A great all-arounder, the JET 9 hits Horsetooth Mountain.

You’re in the market for a new mountain bike and you know there are no shortage of options. Each bike magazine has a review of this and a review of that. There’s no shortage of info on the intrawebs. So how do you choose? And what are all these categories? Cross country, trail, all mountain, enduro downhill.

For this article, we’re going to do our best to offer a general definition of one category – the “trail” category. For Niner, it’s the category where the JET 9 and RIP 9 families reside.

Why focus on trail bikes? They’re the most versatile. Depending on their travel, trail bikes can play a lot of positions. They can zip along cross country trails, take a detour and handle technical, aggressive downhills.  Depending on travel, each bike will be better suited for one side of the category but will be able to handle most everything that gets thrown at it.

To help, as we began redesigning the JET 9 and the RIP 9, we sat down and defined the “ideal” rider for each bike – one rider who would prefer a little less travel and one rider who would like a bit more. The following breaks down where we think each one of our trail bikes excels.

Hitting the trails on the JET 9 at Curt Gowdy State Park


Once upon a time a mountain bike like the JET 9 with 120 mm of travel out back wouldn’t have been considered “short”. These days, it is. Here’s a bit more detail about the intended uses of a shorter travel trail bike and how it may be configured.

  • Designed to run 120 – 140 mm fork.
  • Designed with 115-130 mm of rear travel.
  • Designed to climb efficiently.
  • Designed to run tires up to 2.4” in width and/or have boost spacing so the rider has the option to run 27.5 plus tires.
  • Head tube angle is more slack than a x-country bike which keeps handling sharp but steeper than a longer travel trail bike
  • Ability to run either a 1x or 2x drivetrain (1×11 or 12, 2×10 or 11)
  • Shorter wheelbase gives it a playful feel. Bunny hop it, ride some wheelies and/or corner it around switchbacks without having to muscle it around.
  • Designed more as the “daily driver” bike with the ability to hop into a cross country race or a longer endurance race.
  • Can handle most technical trails – up or down – but the shorter suspension may get overwhelmed when the terrain becomes more aggressive.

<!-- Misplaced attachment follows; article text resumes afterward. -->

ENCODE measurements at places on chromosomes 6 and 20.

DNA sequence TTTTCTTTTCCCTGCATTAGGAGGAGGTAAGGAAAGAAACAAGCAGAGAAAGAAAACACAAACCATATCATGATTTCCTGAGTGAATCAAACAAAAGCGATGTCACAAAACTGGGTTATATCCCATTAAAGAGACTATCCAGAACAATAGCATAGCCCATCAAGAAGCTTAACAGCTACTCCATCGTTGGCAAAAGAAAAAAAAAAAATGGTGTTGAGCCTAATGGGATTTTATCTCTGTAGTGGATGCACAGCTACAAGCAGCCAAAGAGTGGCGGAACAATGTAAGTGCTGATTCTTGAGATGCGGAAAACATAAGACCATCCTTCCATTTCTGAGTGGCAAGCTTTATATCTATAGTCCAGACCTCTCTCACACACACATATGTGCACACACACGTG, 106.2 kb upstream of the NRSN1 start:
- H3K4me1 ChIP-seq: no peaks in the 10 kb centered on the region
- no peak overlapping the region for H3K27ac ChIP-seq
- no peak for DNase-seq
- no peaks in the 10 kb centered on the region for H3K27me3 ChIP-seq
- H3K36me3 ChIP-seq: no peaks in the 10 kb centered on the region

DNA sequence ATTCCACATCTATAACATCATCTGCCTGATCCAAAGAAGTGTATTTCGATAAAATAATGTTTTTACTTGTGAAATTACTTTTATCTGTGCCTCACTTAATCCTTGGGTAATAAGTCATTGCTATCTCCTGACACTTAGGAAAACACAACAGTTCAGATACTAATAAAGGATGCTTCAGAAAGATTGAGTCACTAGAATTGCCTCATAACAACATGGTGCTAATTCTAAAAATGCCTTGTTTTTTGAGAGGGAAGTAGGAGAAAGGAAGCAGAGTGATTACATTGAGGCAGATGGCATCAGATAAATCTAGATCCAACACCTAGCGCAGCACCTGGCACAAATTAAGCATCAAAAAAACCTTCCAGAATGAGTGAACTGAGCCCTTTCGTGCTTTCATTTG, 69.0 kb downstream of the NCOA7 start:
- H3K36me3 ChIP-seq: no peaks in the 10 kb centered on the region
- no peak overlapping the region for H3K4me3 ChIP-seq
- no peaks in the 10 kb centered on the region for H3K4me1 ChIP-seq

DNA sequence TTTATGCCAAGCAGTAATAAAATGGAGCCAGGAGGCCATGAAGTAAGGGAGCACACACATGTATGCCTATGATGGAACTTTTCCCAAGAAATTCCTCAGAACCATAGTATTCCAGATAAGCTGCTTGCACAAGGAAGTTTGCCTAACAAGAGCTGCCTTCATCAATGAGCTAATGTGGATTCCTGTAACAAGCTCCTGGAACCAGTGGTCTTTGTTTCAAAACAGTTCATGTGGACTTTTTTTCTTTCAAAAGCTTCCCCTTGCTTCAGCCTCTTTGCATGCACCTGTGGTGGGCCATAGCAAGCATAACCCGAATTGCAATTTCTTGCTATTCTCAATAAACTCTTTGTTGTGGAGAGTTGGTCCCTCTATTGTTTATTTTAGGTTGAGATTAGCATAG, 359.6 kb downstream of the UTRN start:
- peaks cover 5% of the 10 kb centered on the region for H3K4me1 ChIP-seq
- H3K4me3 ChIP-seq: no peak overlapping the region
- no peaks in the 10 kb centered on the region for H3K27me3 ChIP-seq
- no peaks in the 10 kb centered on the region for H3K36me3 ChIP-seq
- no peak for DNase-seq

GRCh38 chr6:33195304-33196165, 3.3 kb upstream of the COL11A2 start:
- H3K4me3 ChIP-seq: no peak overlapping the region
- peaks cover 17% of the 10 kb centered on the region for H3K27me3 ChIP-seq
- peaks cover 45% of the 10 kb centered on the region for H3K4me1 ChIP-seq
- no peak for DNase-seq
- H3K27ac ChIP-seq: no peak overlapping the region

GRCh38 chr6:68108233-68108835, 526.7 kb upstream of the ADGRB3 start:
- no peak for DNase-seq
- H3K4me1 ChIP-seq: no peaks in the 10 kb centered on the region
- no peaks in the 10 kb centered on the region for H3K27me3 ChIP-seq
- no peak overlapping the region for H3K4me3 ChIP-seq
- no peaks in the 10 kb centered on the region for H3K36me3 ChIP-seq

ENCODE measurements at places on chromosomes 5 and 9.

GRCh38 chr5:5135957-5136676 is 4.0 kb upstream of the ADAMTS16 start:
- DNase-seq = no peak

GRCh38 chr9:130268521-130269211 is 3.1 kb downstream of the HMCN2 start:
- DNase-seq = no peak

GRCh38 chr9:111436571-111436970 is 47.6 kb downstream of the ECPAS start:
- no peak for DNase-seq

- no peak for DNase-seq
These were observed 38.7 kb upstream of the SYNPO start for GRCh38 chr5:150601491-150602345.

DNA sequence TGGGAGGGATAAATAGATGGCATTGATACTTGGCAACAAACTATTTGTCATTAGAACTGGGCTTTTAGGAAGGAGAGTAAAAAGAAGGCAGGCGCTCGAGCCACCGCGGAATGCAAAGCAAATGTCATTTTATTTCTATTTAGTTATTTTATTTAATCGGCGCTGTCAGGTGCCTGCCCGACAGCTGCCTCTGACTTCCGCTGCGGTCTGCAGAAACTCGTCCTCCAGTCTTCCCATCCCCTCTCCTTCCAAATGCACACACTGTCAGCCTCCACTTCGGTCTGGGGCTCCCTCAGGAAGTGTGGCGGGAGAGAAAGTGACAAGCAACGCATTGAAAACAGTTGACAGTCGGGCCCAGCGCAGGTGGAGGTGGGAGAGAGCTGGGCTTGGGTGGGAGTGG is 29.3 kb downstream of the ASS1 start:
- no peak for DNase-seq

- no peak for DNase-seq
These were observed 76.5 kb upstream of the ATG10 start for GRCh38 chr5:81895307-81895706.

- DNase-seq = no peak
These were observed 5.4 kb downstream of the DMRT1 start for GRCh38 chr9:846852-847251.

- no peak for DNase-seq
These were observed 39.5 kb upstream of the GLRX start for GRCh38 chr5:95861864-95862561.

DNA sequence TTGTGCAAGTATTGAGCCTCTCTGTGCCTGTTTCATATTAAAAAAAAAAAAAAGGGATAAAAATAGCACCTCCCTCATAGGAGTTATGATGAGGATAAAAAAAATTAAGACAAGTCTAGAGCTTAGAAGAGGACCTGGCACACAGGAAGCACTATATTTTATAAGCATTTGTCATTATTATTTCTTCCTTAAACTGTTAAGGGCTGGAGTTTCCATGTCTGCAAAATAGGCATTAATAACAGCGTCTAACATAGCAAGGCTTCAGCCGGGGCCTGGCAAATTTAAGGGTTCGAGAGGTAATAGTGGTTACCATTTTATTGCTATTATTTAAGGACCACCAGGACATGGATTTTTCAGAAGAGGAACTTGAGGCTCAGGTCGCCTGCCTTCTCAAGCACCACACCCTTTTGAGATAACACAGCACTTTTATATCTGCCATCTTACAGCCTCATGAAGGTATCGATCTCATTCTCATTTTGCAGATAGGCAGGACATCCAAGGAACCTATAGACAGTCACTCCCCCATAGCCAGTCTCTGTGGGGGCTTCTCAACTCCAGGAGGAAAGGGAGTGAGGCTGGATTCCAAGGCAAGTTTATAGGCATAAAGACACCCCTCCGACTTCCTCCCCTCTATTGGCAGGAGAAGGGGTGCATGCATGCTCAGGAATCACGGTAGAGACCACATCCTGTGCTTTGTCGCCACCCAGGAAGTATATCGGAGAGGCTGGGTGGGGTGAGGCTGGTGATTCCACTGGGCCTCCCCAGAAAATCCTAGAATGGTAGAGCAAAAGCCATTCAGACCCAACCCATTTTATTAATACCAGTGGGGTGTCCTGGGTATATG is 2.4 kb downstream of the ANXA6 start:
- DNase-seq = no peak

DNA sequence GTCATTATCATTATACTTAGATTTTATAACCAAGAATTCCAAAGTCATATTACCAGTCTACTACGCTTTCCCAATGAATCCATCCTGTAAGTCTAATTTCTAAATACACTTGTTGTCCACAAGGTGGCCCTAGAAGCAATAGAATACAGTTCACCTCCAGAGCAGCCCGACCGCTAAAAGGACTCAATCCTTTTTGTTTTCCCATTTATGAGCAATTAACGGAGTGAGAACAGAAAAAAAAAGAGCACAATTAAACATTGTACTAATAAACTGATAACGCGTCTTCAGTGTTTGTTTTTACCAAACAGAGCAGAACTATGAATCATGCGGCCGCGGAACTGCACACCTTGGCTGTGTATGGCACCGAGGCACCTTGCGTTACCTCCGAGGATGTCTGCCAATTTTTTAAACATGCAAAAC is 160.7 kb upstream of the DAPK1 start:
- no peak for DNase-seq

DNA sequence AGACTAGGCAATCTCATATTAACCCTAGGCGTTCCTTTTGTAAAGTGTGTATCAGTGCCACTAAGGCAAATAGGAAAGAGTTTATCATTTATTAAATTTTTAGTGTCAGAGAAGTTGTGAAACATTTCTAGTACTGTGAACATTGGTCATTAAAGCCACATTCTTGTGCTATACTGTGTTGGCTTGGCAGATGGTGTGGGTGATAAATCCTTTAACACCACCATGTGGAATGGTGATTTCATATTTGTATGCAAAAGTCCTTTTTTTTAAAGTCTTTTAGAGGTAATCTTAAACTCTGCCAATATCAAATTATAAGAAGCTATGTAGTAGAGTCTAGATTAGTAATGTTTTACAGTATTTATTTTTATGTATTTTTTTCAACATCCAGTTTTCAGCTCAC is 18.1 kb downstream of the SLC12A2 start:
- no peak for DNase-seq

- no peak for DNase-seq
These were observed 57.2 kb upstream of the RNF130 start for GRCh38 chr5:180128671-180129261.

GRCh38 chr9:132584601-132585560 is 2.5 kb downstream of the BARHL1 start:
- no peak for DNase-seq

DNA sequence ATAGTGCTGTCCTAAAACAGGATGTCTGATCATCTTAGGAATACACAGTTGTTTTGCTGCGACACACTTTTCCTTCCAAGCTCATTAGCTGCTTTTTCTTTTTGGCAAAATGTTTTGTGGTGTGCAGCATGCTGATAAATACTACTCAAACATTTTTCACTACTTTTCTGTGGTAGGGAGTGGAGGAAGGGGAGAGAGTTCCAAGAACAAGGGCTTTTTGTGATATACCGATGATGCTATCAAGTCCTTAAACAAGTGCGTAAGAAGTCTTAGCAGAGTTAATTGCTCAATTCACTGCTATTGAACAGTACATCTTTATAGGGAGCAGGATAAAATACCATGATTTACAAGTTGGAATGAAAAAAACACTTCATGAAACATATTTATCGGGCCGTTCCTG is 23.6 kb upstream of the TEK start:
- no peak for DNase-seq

The do-it-all rider who wants one bike that can handle most trail scenarios. This is someone who may want to compete in cross country races as well as longer races once or twice a season. This person may also take a trip or two to a riding destination like Moab and wants a bike that can be pointed downhill and handle technical trails. This someone requires the bike to be light and efficient for climbing as well as have an efficient pedaling platform.

Niner’s redesigned JET 9 family fits this description and comes in an aluminum version or a carbon version and in a variety of build kits.

Kirt Voreis rides the shore in Fort Collins


Most companies today offer at least two trail bike models, if not more. And it used to be that the longer travel trail bikes were less efficient, didn’t climb well, were more specialized. This isn’t necessarily the case any longer. You might be surprised at how capable a 150-170 mm aggressive trail bike can be these days.

Take the RIP 9 for example. It shares the same rear suspension platform, Niner’s patented CVA linkage, which allows it to stiffen up and pedal well.  But, point it downhill and hang on. Overall, when compared to a shorter travel trail bike, these longer travel trail bikes are designed for more aggressive riding and will be more at home, and competent, on more technical downhill trails and/or at the bike park. Here are a few differences:

  • Designed to run 150-170 mm fork
  • Designed with 140-170 mm of rear travel
  • Designed to run tires up to 2.4” in width and/or have boost spacing so the rider has the option to run 27.5 plus tires.
  • May accept a coil shock instead of an air shock
  • May allow for a 1x drivetrain only eliminating the need for a chain guide as well as the front derailleur
  • Be built on a burlier frame in order to handle bigger jumps, drops and more aggressive riding.
  • Be able to climb efficiently. Probably won’t rocket uphill but won’t make you feel like you’re dragging an anchor.
  • A slightly longer wheelbase helps increase stability at high speeds while still offering a playful ridiing experience.
  • Can handle a day at the bike park or on the enduro race course.
Nate Adams and the RIP 9 RDO hittin’ Carey Springs 


The aggressive rider who enjoys having the wheels leave the ground. This someone may also like to ride super technical, rocky and fast downhill sections that will use all of the bike’s travel. This rider’s probably not someone who’s going to ride a long endurance race, but the bike pedals well enough that they shouldn’t feel like they can’t. The enduro racer who needs a bike that can climb uphill but still be confidently pointed downhill. And then again, this rider may just want a bike that pedals efficiently and has more travel because going out and having fun is what’s important and more travel often means more fun.

Niner’s redesigned RIP 9 family was designed with this rider in mind. It too comes in an aluminum or carbon version and a variety of build kits.


So what’s it going to be? A shorter travel trail bike or the longer one? Don’t forget to consider the terrain you ride most of the time, who you generally ride with and how you ride. When it comes down to it, it’s tough to make the wrong decision if you really put some consideration into it. And with all bike buying decisions, Niner recommends that you always ride before you buy.

(If you don’t believe a trail bike is the right category for you, consider Niner’s cross country family – The AIR 9 hardtail or the RKT 9 full suspension race bike.)